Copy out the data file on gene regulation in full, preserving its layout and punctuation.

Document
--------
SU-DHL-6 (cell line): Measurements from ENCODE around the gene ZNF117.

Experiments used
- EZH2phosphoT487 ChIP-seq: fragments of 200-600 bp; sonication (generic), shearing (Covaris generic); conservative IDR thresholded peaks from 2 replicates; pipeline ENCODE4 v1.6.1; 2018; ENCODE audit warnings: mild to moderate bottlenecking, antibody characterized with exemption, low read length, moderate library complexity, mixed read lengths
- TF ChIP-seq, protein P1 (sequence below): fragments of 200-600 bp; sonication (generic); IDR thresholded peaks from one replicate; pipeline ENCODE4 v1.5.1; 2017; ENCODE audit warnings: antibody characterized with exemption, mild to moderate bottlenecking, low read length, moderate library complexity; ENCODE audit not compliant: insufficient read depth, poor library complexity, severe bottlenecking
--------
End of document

SU-DHL-6 (cell line): Measurements from ENCODE around the gene ZNF117.

Experiments used
- EZH2phosphoT487 ChIP-seq: fragments of 200-600 bp; sonication (generic), shearing (Covaris generic); conservative IDR thresholded peaks from 2 replicates; pipeline ENCODE4 v1.6.1; 2018; ENCODE audit warnings: mild to moderate bottlenecking, antibody characterized with exemption, low read length, moderate library complexity, mixed read lengths
- TF ChIP-seq, protein P1 (sequence below): fragments of 200-600 bp; sonication (generic); IDR thresholded peaks from one replicate; pipeline ENCODE4 v1.5.1; 2017; ENCODE audit warnings: antibody characterized with exemption, mild to moderate bottlenecking, low read length, moderate library complexity; ENCODE audit not compliant: insufficient read depth, poor library complexity, severe bottlenecking